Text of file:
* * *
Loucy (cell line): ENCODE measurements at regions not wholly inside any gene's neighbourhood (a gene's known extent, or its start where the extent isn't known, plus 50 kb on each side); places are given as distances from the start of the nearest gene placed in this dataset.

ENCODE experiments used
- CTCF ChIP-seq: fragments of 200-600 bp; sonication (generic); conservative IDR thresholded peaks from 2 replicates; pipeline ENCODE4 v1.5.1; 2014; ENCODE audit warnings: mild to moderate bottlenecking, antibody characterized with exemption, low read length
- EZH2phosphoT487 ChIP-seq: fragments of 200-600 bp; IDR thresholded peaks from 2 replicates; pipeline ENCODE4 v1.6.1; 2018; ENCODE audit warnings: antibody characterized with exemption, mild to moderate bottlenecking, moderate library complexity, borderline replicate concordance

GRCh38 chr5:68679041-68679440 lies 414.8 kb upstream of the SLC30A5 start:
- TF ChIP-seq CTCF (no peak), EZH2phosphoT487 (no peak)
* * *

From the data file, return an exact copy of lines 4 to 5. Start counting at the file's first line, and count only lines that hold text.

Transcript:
- EZH2phosphoT487 ChIP-seq: fragments of 200-600 bp; IDR thresholded peaks from 2 replicates; pipeline ENCODE4 v1.6.1; 2018; ENCODE audit warnings: antibody characterized with exemption, mild to moderate bottlenecking, moderate library complexity, borderline replicate concordance

GRCh38 chr5:68679041-68679440 lies 414.8 kb upstream of the SLC30A5 start: